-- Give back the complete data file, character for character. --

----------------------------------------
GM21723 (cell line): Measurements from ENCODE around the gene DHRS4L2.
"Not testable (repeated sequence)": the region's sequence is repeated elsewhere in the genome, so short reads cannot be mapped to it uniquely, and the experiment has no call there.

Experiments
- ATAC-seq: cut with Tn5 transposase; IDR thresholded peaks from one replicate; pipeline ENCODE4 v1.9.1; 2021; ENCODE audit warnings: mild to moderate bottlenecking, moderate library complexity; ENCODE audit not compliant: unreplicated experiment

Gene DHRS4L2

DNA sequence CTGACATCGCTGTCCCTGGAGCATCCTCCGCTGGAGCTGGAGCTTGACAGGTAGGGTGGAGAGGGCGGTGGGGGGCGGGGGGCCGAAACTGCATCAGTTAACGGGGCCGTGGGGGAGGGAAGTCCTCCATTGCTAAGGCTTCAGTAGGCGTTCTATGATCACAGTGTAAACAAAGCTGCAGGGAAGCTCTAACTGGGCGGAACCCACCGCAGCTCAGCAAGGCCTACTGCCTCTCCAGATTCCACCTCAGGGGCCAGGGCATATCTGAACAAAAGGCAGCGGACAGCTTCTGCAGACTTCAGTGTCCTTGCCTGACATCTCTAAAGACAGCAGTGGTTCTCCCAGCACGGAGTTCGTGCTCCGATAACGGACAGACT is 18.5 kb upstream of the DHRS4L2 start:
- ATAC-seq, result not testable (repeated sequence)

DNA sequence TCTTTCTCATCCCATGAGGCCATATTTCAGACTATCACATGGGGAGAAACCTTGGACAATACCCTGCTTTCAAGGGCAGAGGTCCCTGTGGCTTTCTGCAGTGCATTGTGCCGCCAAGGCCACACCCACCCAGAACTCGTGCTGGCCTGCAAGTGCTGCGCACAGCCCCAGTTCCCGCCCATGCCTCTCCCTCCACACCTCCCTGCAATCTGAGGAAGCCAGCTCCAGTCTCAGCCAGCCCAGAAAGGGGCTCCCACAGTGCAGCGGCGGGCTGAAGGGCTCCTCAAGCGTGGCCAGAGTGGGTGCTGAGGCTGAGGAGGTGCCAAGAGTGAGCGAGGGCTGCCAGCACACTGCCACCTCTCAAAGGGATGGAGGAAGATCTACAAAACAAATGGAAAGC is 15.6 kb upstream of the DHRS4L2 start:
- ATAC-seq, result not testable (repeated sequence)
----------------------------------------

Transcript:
GM21723 (cell line): Measurements from ENCODE around the gene DHRS4L2.
"Not testable (repeated sequence)": the region's sequence is repeated elsewhere in the genome, so short reads cannot be mapped to it uniquely, and the experiment has no call there.

Experiments
- ATAC-seq: cut with Tn5 transposase; IDR thresholded peaks from one replicate; pipeline ENCODE4 v1.9.1; 2021; ENCODE audit warnings: mild to moderate bottlenecking, moderate library complexity; ENCODE audit not compliant: unreplicated experiment

Gene DHRS4L2

DNA sequence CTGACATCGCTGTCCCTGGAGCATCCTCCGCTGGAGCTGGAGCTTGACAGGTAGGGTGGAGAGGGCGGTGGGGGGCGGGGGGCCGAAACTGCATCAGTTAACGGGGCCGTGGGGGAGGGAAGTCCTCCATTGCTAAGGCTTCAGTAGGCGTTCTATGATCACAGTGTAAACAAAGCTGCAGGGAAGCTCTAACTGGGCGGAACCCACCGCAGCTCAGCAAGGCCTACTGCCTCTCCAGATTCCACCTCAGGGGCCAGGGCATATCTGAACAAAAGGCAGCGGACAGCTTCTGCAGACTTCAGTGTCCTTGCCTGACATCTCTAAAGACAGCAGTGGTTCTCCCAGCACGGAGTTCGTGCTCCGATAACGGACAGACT is 18.5 kb upstream of the DHRS4L2 start:
- ATAC-seq, result not testable (repeated sequence)

DNA sequence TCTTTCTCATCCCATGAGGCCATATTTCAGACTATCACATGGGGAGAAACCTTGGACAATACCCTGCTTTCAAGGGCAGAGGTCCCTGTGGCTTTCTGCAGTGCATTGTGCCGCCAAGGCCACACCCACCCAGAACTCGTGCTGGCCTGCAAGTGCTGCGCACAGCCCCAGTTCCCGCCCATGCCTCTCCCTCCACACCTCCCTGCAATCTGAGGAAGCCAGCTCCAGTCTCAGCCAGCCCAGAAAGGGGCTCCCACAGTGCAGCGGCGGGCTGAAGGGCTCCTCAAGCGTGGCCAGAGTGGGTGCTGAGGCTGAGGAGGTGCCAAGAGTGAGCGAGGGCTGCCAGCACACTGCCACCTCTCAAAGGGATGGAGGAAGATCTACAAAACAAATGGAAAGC is 15.6 kb upstream of the DHRS4L2 start:
- ATAC-seq, result not testable (repeated sequence)